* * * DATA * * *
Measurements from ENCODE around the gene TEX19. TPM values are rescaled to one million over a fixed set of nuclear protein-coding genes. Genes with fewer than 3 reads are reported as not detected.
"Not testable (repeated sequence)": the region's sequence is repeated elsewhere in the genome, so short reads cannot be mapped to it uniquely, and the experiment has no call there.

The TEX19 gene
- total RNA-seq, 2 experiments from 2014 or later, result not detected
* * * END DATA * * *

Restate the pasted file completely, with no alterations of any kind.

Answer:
Measurements from ENCODE around the gene TEX19. TPM values are rescaled to one million over a fixed set of nuclear protein-coding genes. Genes with fewer than 3 reads are reported as not detected.
"Not testable (repeated sequence)": the region's sequence is repeated elsewhere in the genome, so short reads cannot be mapped to it uniquely, and the experiment has no call there.

The TEX19 gene
- total RNA-seq, 2 experiments from 2014 or later, result not detected